John Hovey was sixteen when he murdered his parents. According to court documents John Hovey would sneak into his parents bedroom and would open fire killing his parents. This teen killer would be sentenced to life in prison however he was not done killing yet. This teen killer thought a paraplegic inmate was telling on him so he stabbed the inmate over two hundred times and would receive yet another life sentence.
John Hovey 2019 Information
|MURDER 1ST DEGREE (D-202-CR-38516)||GUILTY PLEA|
|CON MURDER 1ST DEGREE (D-1314-CR-98-00179)||GUILTY-JURY|
|MURDER 1ST DEGREE (D-1314-CR-98-00179)||GUILTY-JURY|
|TAMPERING W/EVIDENCE (D-1314-CR-98-00179)||GUILTY-JURY|
MURDER, FIRST DEGREE (CR 38516) Release Date: 99999999
John Hovey Other News
As troubled kids go, Johnny Hovey was one of the worst.
So troubled that his mother confided in friends and relatives and a probation officer that she wondered whether he was possessed by the devil, that she thought his hobby of making lifelike corpses and other gruesome props was disturbing, that she feared one day he would kill her.
That last concern proved prophetic.
Before dawn on June 19, 1984, at the family home on Valley Park SW, the 16-year-old Hovey crept into his parents’ bedroom clad only in underwear and his thick, oversized glasses and opened fire.
His father, Raymond Hovey, 36, was shot twice. It took five shots and several hours to kill his mother.
“My son, John Hovey, shot us,” Nancy Hovey, 37, told the first Albuquerque police officer to arrive. “Get him before I die.”
The case of Johnny Hovey was extensively covered by the local news media, the photo of the skinny kid with bushy hair and big glasses a near-constant presence on the front pages for months.
Hovey, as the testimony goes, had a knack for making grotesque mannequins and bloody props, including a decomposing, bloody-eyed corpse he named Susan and rolled about the house in his grandmother’s wheelchair.
His mother had gotten rid of the props. That, one relative testified, was something Johnny Hovey could not forgive.
He was convicted of two counts of first-degree murder in June 1986. A month later, he was sentenced to two consecutive life terms.
Court records show that Hovey was initially transferred to an Oregon prison, then returned. He had also been transferred and returned more than once to a Florida prison (a location he fought hard to be removed from, according to court documents) and one in Washington.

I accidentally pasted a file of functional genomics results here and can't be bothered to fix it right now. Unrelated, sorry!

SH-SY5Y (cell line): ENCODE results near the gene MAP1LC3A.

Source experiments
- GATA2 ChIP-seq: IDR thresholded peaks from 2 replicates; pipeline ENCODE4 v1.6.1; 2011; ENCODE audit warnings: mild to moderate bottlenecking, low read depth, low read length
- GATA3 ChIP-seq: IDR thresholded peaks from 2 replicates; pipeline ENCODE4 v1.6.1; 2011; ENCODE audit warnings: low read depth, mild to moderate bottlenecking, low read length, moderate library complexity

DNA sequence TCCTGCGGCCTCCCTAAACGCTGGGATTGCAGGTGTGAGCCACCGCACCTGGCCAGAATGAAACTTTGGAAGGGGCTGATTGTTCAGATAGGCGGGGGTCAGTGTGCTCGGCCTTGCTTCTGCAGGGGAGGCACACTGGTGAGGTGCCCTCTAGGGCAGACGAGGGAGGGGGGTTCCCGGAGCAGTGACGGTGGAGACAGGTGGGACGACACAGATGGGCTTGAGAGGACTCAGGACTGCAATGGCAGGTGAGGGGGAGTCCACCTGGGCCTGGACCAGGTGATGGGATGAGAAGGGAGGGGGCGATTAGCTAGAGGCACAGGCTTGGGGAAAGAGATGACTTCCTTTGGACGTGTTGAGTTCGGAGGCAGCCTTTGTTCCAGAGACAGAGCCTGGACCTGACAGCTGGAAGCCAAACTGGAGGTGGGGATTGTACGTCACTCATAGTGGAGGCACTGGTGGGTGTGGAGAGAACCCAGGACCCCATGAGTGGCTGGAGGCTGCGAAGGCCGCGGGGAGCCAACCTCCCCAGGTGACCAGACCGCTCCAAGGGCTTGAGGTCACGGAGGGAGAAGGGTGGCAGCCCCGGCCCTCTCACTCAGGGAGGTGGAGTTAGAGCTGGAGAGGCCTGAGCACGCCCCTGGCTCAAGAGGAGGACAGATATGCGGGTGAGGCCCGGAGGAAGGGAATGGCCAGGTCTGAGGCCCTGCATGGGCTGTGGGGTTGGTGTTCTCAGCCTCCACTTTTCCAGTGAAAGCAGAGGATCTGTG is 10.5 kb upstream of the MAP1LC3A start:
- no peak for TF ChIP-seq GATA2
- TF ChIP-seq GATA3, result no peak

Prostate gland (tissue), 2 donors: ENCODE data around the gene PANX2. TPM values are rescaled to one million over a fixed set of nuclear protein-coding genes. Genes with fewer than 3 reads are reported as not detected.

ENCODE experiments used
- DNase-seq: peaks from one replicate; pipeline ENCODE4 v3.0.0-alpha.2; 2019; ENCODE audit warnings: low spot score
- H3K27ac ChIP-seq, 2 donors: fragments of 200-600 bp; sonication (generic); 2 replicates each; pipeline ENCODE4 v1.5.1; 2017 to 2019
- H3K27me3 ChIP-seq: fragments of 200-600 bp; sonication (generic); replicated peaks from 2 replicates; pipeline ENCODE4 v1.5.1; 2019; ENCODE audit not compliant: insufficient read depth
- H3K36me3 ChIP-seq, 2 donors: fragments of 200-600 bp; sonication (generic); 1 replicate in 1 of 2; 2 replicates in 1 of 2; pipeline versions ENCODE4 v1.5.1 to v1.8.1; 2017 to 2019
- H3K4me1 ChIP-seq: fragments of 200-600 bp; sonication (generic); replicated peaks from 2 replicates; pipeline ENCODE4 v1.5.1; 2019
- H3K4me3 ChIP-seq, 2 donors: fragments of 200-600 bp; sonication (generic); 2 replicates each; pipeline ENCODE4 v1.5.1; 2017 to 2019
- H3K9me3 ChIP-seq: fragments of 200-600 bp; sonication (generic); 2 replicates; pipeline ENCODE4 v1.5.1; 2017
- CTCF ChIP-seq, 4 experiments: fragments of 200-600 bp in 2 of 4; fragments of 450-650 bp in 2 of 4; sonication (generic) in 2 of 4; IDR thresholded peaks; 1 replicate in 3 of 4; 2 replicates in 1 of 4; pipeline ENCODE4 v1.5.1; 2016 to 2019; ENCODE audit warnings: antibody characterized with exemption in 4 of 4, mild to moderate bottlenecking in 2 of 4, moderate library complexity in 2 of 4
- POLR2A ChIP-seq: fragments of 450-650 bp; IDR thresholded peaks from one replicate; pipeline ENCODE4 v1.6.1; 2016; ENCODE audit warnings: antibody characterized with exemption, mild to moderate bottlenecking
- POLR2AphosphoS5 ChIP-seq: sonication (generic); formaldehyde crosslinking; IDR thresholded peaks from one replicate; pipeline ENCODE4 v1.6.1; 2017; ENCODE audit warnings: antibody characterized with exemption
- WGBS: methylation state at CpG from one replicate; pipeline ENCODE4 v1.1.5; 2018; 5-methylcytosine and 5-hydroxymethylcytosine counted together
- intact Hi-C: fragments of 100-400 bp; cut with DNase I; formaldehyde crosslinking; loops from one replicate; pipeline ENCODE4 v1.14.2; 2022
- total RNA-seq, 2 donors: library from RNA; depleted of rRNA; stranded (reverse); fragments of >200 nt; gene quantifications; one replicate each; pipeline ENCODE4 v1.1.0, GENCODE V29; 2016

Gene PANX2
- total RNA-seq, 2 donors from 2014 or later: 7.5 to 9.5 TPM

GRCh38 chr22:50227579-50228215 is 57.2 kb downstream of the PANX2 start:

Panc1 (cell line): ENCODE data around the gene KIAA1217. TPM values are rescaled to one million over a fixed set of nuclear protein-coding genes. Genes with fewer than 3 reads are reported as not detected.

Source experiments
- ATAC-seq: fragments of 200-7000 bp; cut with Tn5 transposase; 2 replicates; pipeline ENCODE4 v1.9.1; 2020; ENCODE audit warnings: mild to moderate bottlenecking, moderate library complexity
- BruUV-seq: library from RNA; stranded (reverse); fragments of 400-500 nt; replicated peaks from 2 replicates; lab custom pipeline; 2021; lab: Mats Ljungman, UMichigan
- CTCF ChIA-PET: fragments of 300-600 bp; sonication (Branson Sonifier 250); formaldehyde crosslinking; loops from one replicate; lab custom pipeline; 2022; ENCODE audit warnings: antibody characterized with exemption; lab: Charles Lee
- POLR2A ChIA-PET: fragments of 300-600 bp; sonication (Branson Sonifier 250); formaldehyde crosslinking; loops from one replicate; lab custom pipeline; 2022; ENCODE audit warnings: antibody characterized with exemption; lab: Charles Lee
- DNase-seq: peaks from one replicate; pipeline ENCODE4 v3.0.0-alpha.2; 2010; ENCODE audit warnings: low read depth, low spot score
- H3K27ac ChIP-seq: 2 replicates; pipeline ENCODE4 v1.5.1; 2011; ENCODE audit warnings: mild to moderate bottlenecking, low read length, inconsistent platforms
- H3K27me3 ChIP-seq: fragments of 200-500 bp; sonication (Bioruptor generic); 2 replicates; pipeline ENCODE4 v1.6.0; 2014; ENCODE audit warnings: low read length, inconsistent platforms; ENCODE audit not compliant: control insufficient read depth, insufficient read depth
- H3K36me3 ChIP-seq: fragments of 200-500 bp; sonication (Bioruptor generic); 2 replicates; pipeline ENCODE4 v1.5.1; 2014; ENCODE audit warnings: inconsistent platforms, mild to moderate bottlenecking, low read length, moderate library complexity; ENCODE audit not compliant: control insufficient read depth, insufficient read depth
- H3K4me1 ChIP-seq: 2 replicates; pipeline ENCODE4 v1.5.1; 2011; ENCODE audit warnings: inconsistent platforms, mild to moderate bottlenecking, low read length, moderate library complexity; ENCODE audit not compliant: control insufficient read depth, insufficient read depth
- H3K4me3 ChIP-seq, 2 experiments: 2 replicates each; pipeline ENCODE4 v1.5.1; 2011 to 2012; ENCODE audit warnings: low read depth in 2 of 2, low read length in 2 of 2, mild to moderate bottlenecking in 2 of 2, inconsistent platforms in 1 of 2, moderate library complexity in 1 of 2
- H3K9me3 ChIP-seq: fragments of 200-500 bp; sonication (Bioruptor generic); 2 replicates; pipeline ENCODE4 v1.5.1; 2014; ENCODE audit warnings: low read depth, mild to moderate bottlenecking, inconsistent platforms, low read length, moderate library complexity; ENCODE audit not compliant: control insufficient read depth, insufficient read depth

In 1997, an escape plan he is accused of masterminding while incarcerated in New Mexico was thwarted. In 1998, he was accused of stabbing a paraplegic inmate 230 times in New Mexico, and in 2000 he was given an additional life sentence plus 16 years.
That’s the last the public heard about Hovey.
Earlier this month, Roman Garcia of Omnibus Investigations of Santa Fe contacted me about the Hovey case. He had been the initial defense investigator for Hovey, he said, and while cleaning out files, he had come across a document he thought Hovey might want. He didn’t specify what the document was.
He tried to locate Hovey on the state Department of Corrections website but found nothing. A Department of Corrections employee he spoke with told him she could find no record of Hovey’s ever having been in the New Mexico prison system.
“I reminded her the he got escape charges, filed a tort claim against (the prison warden), had habeas actions and even killed another prisoner while incarcerated,” Garcia said in an email. “Her refrain: ‘Oh, really? He was never here.’ ”
It’s as if Hovey had never existed.
It may seem that way to the public when an inmate is transferred out of or into New Mexico to serve out a prison sentence through an interstate compact.
“It can be difficult for not only the survivor but the family of the inmate in that often they are not sure when or where an inmate might be taken out of state,” said Joan Shirley, victim advocate for the Resource Center for Victims of Violent Death.
Currently, 76 inmates convicted in New Mexico are incarcerated out of state, while 83 inmates from out of state are serving their time in New Mexico facilities, said Alex Tomlin, public affairs director for the Department of Corrections.
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John Hovey More News
Defendant John Hovey was sixteen years old at the time his parents were shot and *514 killed in their home on June 19, 1984. The father died immediately, but defendant’s mother lived for several hours after the shooting. When police and medical teams arrived on the scene, she told them her son had shot her. Defendant presented an alibi defense, and his sister Karen testified she saw a dark shadowy figure, much bigger than John, in the parents’ bedroom pointing a gun. Defendant was convicted on two counts of first degree murder and was sentenced to two consecutive life terms
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